A decade from now, major tech companies, like Google, who have butted into the financial services industry big-time might be putting an end to the “great train robbery” that characterizes advisors’ conflicted advice, Steve Lockshin, founder of AdvicePeriod, argues in an interview with ThinkAdvisor.
For years now, the outspoken Lockshin, who founded Convergent Wealth Advisors and was its CEO for 18 years, has been alerting the industry to fintech’s significance and consequences. Indeed, financial services’ very future lies in technology, says Lockshin, who invested in Betterment and other fintech firms at an early date.
In the future, the advisor contends, automated advice will bring a major depletion in the number of human advisors. And, in the consumer’s interest, financial advice-giving by major tech companies “will take the obfuscation out of conflicts of interest.” Beyond that, it will demonstrate how profits can be made without conflicted advice.
Lockshin, 54, founded Convergent, a top-level RIA for ultra-affluent clients, in 1994 and sold it to City National Bank in 2007. On the fintech front, in 1995 he started CMS Reporting — now called Fortigent — a provider of outsourced wealth management and reporting solutions, which LPL Holdings acquired in 2012.
With AdvicePeriod, founded in 2013, Lockshin continues his focus on ultra-high net worth clients. AdvicePeriod for Advisors provides an RIA platform that handles back-office operations, marketing and other functions in exchange for a percentage of revenue but allows advisors full ownership of their books of business.
ThinkAdvisor recently interviewed Lockshin, who was speaking from his office in Los Angeles. He talked about the Securities and Exchange Commission’s Regulation Best Interest, the Schwab-TD Ameritrade deal, AdvicePeriod’s upcoming innovative suite of products and Google’s capability wherein a computer assistant in a natural-sounding voice can make hair salon appointments, emulate empathy and emit human-sounding “um’s” and “mm-hmm’s.” Tip of the AI iceberg, he says.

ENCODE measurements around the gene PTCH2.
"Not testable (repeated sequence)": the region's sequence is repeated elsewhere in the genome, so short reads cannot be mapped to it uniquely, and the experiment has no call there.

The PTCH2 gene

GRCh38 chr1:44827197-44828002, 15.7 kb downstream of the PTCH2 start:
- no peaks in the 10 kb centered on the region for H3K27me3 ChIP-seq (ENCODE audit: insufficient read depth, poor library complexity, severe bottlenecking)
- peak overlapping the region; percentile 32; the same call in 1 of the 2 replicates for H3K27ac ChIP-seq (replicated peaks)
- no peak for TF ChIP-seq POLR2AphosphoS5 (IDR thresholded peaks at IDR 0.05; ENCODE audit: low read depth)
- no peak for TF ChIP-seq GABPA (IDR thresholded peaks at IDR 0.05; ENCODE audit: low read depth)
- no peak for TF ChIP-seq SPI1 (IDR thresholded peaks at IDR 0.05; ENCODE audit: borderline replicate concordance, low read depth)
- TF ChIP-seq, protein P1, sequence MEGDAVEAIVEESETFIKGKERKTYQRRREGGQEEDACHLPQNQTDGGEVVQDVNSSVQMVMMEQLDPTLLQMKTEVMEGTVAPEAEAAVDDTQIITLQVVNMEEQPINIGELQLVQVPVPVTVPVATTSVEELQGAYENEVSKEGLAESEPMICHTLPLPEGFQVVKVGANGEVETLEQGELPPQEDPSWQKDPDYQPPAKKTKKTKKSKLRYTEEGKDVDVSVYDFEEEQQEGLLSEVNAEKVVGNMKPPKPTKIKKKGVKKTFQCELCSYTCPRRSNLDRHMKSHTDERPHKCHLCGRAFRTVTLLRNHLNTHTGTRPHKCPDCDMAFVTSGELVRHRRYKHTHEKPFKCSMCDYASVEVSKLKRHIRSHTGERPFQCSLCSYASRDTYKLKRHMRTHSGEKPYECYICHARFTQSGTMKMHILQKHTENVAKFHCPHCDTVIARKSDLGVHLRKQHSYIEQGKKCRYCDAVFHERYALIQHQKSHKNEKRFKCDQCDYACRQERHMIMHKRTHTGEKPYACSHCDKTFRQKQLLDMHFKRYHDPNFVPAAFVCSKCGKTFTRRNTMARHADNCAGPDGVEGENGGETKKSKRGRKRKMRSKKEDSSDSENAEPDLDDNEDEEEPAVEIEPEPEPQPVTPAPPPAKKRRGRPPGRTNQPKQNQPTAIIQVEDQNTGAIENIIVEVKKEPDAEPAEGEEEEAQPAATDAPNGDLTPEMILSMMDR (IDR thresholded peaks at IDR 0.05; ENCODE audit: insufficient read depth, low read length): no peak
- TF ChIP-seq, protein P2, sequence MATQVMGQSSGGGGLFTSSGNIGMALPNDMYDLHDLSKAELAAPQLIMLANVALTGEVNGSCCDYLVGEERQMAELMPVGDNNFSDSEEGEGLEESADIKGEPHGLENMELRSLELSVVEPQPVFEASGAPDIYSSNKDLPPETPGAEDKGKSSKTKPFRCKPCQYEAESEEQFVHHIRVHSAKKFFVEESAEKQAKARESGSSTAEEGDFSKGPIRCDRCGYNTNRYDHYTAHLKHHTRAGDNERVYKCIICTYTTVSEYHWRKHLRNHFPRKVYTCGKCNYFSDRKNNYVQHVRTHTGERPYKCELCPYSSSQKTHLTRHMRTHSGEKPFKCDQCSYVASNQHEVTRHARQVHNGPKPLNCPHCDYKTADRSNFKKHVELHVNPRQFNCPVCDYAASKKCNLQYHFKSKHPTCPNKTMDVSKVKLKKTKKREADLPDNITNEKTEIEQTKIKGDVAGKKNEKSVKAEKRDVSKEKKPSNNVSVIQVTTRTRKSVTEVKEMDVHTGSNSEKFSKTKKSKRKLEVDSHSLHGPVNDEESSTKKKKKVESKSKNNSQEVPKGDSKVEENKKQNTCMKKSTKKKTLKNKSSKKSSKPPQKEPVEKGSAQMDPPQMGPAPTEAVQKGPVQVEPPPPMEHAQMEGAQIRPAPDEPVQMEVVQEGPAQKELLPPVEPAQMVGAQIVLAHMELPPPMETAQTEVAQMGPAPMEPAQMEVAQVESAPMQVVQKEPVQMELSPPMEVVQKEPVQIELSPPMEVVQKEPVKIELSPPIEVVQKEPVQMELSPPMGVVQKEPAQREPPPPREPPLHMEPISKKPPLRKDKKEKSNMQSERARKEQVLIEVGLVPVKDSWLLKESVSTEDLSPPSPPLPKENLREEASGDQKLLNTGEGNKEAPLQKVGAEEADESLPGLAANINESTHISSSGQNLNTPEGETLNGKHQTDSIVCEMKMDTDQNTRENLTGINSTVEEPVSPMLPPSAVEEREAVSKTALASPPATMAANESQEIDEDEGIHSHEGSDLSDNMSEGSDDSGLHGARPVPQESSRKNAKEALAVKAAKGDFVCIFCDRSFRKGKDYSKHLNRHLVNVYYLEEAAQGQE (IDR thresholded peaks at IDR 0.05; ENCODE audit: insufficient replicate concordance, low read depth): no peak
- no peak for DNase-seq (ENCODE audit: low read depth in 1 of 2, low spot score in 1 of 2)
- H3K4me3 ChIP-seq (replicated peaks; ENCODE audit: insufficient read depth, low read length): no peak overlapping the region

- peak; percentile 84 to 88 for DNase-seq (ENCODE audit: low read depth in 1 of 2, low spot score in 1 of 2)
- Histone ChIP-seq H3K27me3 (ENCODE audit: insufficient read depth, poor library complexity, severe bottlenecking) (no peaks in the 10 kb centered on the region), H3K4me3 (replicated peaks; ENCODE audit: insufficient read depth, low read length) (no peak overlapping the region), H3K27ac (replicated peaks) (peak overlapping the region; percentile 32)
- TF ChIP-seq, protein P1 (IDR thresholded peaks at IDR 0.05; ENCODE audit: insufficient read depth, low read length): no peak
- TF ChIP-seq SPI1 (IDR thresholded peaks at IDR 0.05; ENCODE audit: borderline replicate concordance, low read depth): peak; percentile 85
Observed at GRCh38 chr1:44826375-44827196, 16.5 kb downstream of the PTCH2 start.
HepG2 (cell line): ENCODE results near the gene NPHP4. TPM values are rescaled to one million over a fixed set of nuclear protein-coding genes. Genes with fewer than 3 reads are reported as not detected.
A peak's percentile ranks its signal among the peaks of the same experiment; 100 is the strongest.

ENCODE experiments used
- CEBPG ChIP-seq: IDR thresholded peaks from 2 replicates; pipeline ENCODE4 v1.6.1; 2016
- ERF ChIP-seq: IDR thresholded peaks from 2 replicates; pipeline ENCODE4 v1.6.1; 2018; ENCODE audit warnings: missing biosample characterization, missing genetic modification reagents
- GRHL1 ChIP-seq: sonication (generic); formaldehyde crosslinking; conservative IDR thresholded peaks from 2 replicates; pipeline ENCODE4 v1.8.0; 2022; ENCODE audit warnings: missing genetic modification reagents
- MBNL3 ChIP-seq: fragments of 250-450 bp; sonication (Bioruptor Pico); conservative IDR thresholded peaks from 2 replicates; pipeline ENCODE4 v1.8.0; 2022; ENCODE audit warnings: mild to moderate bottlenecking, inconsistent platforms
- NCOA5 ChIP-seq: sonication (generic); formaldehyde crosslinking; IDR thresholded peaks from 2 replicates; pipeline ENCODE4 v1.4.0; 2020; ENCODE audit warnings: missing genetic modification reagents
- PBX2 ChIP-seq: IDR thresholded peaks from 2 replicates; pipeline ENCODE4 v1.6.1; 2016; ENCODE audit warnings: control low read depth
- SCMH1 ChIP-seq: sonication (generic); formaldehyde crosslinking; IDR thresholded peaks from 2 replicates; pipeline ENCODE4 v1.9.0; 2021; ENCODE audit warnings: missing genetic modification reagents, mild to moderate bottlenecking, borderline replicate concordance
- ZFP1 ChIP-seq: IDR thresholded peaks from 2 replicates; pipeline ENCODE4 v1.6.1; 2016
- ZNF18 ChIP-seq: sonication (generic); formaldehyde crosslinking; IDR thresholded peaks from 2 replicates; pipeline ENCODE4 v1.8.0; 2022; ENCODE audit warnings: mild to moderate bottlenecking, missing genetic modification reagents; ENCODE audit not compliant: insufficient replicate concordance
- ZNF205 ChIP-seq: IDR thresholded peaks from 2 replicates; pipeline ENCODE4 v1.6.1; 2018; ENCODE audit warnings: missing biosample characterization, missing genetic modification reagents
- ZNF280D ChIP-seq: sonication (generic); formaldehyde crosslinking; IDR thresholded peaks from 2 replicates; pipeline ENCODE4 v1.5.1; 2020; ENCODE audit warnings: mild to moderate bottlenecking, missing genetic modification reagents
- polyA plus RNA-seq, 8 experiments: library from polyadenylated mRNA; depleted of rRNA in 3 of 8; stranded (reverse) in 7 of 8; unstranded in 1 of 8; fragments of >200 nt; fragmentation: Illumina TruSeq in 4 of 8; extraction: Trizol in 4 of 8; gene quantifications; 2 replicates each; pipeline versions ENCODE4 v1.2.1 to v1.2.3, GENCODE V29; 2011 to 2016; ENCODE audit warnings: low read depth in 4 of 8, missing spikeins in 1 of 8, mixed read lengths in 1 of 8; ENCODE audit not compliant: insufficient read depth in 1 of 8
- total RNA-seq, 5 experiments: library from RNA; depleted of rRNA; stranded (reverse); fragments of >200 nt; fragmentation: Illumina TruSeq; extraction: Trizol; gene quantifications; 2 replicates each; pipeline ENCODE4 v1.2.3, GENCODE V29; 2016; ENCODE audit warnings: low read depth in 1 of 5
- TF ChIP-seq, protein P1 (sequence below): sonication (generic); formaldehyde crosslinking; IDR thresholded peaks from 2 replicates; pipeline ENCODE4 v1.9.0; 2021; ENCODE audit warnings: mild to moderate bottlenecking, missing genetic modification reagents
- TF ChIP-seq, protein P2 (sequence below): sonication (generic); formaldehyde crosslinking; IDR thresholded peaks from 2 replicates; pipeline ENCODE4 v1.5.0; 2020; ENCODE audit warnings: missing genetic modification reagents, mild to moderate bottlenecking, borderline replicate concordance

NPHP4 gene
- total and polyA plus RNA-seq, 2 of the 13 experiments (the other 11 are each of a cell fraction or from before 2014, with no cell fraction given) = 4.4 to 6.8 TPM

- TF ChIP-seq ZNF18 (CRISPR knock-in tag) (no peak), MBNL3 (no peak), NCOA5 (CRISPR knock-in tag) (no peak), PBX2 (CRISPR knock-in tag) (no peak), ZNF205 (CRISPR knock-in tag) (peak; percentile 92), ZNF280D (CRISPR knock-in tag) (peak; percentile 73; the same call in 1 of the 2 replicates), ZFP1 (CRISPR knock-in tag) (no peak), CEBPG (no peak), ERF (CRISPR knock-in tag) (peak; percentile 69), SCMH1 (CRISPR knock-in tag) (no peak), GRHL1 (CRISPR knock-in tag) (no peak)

Here are highlights of our interview:
THINKADVISOR: Your book, “Get Wise to Your Advisor: How to Reach Your Investment Goals Without Getting Ripped Off” was published in 2013. What FINRA and SEC advisor conflicts of interest that you wrote about then exist today?
STEVE LOCKSHIN: All of them. The challenge with the SEC advisors is a loophole you can drive a Mack Truck through — avoid or disclose: As long as I give you a big thick document and bury in it somewhere that I have conflicts of interest, then I’ve disclosed them — and I can still be an SEC-registered advisor. That’s the way around the tremendous amount of conflicts of interest that exist in the industry.
Isn’t that similar to what Reg BI requires?
Yes. It’s the same issue. The challenge is that it’s just too complex for the typical consumer: There’s so much fine print that people say, “I can’t influence this; so I’m just going to sign it and be done.” Reg BI needs further refinement.
What are your thoughts about the lawsuit filed against the SEC by seven states and D.C. to kill Reg BI, which is scheduled to go into effect in June 2020?
I applaud that they did it. Do I think that anything will happen in the end? No. SIFMA has an unbelievable amount of money to push their agenda, and product is still a very, very big part of the industry; economic conflicts of interest are still buried.
What does that mean to investors?
It’s just a great train robbery. The consumers are getting ripped off for the benefit of the shareholders of financial service companies. I don’t know how this issue gets resolved until we eliminate people’s ability to lobby and till we simplify.
What would simplify the situation?
If the government said that anybody with a conflict of interest, as defined by “XYZ,” must be called a “bad broker” or whatever [term would be used] and anybody without an economic conflict of interest, who meets certain objectives, can be called a “good advisor,” that would simplify it for consumers so they don’t have to be detectives.
What’s the future of financial advice?
Ten years from now, technology will take away the obfuscation of conflicts of interest, and somebody will figure out how to make the data that’s needed digestible and accessible. That way, consumers can tell the good guys from the bad guys and then vote with their wallets. The wild card is what happens when Google, and the other major tech companies, get into the business.
What’s the threat?